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Laptop for college: ibook?

post #1 of 36
Thread Starter 
I'm currently looking at buying a laptop for when I go away for college. I really like the design (and price) of the ibook 12". But I have a few concerns: 1. Do you really need a laptop? I could always just bring my desktop or buy a cheap desktop. (Wireless internet does sound very intriguing). What do the rest of the students use / bring? 2. Its a Mac. I've never used a mac before, and I'm concerned about the core programs (word, outlook, powerpoint). I don't particularly like the idea of having to go out to buy a new host of Microsoft Office Programs so that I can use it on my mac (or buying new software so that its compatible). 3. Will I outgrow it? Maybe I should just wait a little bit longer, or order a better model? I don't want to spend too much cash, but if it'll save me more money in the future.. I don't mind spending it now. Right now i'm thinking of getting: Apple IBook 12" 1 Ghz 256 mb Ram 40 Gig Hd with Airport Card This is about $1,000. Should I go for the 14" screen or maybe more ram? Are those 2 inches really worth it? And would that affect the mobility / smallness of the laptop itself? Since I've never used a laptop before, I don't really know what to expect with screen sizes. Any thoughts, comments, suggestions? Thanks in advance. Derek
post #2 of 36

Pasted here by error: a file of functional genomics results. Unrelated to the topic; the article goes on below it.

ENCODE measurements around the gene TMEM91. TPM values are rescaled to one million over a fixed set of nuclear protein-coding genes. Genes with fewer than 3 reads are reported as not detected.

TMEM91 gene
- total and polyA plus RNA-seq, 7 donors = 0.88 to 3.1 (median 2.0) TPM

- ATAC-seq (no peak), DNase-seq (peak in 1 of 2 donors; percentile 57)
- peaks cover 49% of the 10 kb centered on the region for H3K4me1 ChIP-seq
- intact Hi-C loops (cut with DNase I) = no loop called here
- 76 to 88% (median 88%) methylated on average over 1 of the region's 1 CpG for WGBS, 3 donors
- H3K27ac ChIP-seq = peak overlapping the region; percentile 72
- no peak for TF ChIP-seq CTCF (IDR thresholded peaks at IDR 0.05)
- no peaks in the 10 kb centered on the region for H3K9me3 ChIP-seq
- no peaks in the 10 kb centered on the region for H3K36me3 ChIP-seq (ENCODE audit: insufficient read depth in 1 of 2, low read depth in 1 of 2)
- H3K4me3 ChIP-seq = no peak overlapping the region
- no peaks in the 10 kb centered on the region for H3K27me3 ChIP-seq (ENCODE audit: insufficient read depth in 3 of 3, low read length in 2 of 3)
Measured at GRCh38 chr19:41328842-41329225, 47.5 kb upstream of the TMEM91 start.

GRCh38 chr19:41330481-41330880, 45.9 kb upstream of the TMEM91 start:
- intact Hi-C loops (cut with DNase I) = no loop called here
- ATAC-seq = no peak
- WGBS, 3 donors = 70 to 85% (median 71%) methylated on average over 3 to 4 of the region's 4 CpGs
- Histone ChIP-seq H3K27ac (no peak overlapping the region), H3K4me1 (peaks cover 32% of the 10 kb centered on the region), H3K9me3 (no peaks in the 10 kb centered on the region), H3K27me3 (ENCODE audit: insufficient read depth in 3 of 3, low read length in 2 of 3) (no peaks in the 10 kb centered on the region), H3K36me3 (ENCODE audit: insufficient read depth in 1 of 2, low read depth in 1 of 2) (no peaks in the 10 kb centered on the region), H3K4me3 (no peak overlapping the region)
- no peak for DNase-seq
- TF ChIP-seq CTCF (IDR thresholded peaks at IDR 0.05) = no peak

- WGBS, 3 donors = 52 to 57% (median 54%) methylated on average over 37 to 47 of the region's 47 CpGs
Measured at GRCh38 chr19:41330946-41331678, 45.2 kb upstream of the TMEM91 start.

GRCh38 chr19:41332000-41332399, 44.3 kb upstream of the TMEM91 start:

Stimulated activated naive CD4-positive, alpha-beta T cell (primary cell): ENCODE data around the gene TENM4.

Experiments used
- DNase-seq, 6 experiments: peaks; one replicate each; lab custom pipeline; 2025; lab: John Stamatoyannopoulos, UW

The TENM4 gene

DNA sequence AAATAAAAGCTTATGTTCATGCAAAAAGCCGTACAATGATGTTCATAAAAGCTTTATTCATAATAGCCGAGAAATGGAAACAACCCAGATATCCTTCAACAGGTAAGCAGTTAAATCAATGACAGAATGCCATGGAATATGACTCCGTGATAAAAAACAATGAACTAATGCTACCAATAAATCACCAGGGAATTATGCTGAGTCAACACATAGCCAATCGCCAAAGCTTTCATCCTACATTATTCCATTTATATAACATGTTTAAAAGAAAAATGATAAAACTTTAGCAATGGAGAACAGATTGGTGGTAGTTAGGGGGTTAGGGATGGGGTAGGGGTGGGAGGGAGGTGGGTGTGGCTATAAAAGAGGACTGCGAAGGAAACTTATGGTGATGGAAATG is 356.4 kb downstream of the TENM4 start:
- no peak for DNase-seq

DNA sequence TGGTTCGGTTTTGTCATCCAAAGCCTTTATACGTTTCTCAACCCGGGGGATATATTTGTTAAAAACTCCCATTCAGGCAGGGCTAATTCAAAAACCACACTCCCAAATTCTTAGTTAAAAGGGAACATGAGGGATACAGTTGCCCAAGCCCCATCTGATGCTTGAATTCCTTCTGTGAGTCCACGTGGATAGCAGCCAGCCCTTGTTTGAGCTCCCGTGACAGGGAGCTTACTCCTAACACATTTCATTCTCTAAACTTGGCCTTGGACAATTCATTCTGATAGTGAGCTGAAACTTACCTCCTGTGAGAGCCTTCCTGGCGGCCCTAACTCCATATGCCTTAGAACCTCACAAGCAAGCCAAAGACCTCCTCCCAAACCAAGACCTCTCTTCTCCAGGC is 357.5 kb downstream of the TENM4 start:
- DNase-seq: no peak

Laptops are useful in college, but can also be a distraction, if you really need one depends on your own personal style of learning. Most of the time I still take notes and keep track of classwork on (gasp.) paper. Depending on what kind of college you are attending, you probably will be able to do most of your computer work on campus facilities, (PC and Mac are usually both available at larger schools) but it is *very nice* to have your own computer. If you are mainly using MS office software, and word processing applications, the only reason to buy the mac will be for the styling. It is *not* as useful as a PC type laptop when it comes to the standard college kind of stuff. Mac OS is a completely different operating system to learn how to use when you are familiar with windows. And unless you are doing alot of photo, video, or sound editing, a PC will have cheaper, more readily accessable, and better software, and its what you are already familiar with. Plus; trying to play videogames on the standard Apple mouse is less fun than belt sanding your genitalia. A 12" screen? Have you tried looking at it at a variety of angles and distances, in a brightly lit room and in shadow? If you are still comfortable with it, then it should be fine. Usually screens smaller than 14" bug my eyes, as I strain too hard to read stuff at any reasonable distance. Usually moving to a bigger screen size means moving to a bigger laptop though, so I'm not sure of the dimensions and weight you had your eye set on with this mac, but If it were me, I'd get something with a slightly larger screen. In your case, with the hardware you are getting for the money, you would probably be better suited getting something like a Dell Inspiron 1150 or something similar. As much as I hate pre-packaged computers of any kind, dell is pretty much the best of the bunch. I hope that helps... feel free to ask any more questions.